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Gherman Titov, Russia's forgotten spaceman

Nobody remembers the guy that came second, do they?

50 years ago this Saturday, Russian cosmonaut Gherman Titov became the second man to orbit the earth, a historic achievement long eclipsed by the first space flight of his friend and rival Yuri Gagarin just a few months earlier.

AFP - Getty Images, file

A file picture dated August 1961 of Soviet cosmonaut Gherman Titov during a training session before the Vostok 2 space mission.

The AFP takes a look back at Titov's life today in an article that describes his lasting disappointment at being passed over in the race to be the first man in space:

The Soviet authorities only made the decision in favor of Gagarin on the eve of the flight. In the archive footage, Titov makes no attempt to disguise his disappointment, hanging his head as the official decision is announced.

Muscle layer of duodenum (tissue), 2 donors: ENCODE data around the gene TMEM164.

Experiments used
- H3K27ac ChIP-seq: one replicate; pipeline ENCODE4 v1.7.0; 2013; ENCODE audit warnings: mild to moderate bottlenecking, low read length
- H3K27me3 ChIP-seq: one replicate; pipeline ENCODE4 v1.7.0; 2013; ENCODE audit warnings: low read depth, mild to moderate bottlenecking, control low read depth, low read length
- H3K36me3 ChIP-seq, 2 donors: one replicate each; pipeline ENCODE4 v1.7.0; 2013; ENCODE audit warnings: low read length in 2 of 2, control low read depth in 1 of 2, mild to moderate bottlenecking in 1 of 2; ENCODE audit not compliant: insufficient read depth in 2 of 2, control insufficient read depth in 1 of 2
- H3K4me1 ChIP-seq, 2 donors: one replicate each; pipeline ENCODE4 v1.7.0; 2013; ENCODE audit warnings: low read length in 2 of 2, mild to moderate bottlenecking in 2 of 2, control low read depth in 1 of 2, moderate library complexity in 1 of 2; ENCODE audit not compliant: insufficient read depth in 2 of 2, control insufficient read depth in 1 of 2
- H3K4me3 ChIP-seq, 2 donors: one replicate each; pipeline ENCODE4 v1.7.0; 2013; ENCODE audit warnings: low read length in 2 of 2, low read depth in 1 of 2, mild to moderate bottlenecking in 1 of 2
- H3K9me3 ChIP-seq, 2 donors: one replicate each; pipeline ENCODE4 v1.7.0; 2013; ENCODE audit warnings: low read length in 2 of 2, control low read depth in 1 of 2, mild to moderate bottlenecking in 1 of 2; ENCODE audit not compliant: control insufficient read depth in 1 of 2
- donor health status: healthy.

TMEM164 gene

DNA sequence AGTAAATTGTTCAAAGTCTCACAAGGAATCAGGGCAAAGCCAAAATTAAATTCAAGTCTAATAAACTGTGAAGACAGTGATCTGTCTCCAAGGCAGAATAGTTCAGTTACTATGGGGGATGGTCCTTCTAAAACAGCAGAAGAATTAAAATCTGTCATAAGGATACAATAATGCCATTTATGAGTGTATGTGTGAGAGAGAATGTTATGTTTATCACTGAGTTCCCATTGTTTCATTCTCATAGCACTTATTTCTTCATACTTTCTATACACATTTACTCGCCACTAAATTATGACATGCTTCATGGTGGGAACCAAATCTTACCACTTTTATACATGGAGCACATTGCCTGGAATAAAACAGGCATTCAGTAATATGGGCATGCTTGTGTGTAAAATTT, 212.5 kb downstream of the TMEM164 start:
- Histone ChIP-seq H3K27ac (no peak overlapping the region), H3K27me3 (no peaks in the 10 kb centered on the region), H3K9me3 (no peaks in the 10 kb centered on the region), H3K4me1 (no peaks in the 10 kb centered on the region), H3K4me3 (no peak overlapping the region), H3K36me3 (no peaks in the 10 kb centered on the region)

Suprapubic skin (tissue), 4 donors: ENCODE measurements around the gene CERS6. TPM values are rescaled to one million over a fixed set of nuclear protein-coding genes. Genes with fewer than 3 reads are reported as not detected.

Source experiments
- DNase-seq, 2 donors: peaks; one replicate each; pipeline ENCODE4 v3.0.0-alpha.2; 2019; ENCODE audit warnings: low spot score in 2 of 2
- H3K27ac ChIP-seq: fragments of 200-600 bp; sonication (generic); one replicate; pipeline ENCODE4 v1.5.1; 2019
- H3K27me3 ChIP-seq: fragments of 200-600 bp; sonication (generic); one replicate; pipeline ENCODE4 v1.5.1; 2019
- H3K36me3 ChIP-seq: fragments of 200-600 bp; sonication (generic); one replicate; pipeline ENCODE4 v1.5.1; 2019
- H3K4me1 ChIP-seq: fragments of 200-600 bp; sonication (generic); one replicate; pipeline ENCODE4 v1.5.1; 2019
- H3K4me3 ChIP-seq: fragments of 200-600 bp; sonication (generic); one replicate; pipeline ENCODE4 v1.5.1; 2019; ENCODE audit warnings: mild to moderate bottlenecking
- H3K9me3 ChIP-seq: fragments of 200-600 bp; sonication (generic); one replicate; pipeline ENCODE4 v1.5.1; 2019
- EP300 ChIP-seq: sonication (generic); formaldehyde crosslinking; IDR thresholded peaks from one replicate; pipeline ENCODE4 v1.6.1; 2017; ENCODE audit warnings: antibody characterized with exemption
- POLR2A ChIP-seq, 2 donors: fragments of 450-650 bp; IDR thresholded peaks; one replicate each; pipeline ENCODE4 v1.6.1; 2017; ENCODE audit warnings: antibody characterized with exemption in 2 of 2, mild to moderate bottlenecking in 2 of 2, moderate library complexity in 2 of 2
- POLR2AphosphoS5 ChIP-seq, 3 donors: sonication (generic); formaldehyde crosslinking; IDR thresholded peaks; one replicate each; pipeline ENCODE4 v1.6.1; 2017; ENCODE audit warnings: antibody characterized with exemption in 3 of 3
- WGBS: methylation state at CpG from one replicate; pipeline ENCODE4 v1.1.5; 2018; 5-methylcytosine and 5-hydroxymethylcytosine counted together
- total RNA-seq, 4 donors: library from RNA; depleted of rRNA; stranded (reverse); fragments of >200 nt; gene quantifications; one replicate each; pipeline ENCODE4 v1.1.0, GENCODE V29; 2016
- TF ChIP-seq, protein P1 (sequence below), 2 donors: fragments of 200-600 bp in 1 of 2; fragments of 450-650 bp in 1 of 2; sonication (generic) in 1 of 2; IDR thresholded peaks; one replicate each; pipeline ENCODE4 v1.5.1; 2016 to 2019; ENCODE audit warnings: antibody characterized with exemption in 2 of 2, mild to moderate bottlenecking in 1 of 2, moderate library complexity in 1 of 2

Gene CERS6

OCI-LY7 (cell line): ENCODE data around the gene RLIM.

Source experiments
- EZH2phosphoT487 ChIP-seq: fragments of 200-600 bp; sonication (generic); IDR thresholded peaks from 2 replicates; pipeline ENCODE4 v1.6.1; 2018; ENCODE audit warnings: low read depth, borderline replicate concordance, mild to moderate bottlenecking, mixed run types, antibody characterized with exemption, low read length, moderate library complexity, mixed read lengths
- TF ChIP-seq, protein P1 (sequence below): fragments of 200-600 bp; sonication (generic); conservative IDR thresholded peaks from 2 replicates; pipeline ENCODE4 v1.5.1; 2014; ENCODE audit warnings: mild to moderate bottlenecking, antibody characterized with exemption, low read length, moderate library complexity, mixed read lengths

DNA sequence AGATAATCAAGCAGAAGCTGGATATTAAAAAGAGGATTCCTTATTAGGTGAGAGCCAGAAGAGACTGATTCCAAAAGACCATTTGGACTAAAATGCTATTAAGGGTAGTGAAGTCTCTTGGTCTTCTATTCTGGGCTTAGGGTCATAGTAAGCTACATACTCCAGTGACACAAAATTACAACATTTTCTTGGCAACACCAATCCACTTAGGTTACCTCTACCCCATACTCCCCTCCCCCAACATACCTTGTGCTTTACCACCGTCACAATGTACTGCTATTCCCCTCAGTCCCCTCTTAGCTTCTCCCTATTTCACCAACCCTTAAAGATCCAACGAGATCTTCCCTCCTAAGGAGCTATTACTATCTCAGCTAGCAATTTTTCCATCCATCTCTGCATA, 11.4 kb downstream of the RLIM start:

"Journalists said I was so glad for Gagarin," Titov said in rare comments in 1985. "Of course, there was nothing of the sort."

AFP - Getty Images, file

Soviet leader Nikita Khrushchev (C) embraces cosmonauts Gherman Titov (L)and Yuri Gagarin (R) after Titov returned from the Vostok 2 space mission, on Red Square in Mosco, on August 9, 1961

Remarkably, Titov remains the youngest person to have made it into space, according to space.com. He was a month shy of his 26th birthday when he launched into orbit.